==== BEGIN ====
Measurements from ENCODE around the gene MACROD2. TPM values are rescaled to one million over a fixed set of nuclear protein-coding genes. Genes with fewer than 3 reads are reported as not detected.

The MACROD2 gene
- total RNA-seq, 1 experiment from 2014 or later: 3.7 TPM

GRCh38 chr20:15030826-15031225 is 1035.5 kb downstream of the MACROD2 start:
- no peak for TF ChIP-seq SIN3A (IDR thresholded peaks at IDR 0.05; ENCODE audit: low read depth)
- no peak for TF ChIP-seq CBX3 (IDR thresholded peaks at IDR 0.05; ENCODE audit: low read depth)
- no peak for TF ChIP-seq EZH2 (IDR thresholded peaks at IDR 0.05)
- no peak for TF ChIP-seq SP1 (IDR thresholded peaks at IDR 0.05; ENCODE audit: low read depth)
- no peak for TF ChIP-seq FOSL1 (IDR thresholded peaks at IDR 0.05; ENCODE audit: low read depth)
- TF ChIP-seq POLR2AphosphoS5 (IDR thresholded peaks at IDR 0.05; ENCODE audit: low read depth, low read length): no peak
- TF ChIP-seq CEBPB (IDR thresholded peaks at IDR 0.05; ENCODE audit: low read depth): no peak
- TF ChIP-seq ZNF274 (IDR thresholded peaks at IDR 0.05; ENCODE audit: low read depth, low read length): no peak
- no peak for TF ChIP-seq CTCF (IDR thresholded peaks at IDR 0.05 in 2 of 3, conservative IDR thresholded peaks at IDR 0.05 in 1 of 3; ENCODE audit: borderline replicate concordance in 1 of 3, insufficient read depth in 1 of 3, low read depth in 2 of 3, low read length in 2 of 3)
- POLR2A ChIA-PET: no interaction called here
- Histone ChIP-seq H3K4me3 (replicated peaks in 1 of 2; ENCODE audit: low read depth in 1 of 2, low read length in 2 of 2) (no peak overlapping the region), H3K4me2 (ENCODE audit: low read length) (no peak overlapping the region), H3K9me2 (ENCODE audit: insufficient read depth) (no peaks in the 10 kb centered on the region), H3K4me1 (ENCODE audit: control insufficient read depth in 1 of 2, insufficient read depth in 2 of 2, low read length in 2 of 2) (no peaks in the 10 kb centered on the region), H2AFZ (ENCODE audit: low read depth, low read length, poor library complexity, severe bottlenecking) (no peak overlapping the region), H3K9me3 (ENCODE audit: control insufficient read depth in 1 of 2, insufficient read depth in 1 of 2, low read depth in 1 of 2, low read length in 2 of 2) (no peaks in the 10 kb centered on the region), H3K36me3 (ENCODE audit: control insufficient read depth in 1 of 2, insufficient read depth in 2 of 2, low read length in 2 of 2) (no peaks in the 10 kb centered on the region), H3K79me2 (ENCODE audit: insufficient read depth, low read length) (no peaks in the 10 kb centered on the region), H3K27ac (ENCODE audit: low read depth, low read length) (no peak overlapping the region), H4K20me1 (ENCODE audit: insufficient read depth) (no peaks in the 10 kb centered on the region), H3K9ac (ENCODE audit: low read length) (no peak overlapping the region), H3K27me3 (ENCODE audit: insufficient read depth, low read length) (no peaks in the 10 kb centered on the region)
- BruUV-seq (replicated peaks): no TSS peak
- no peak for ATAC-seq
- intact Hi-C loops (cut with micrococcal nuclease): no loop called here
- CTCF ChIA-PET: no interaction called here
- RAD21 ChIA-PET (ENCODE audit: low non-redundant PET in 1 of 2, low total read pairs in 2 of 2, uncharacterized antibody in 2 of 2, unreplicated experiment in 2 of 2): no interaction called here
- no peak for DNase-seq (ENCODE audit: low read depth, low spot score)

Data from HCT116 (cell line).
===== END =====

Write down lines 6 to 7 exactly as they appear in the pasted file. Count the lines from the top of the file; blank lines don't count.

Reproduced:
- no peak for TF ChIP-seq CBX3 (IDR thresholded peaks at IDR 0.05; ENCODE audit: low read depth)
- no peak for TF ChIP-seq EZH2 (IDR thresholded peaks at IDR 0.05)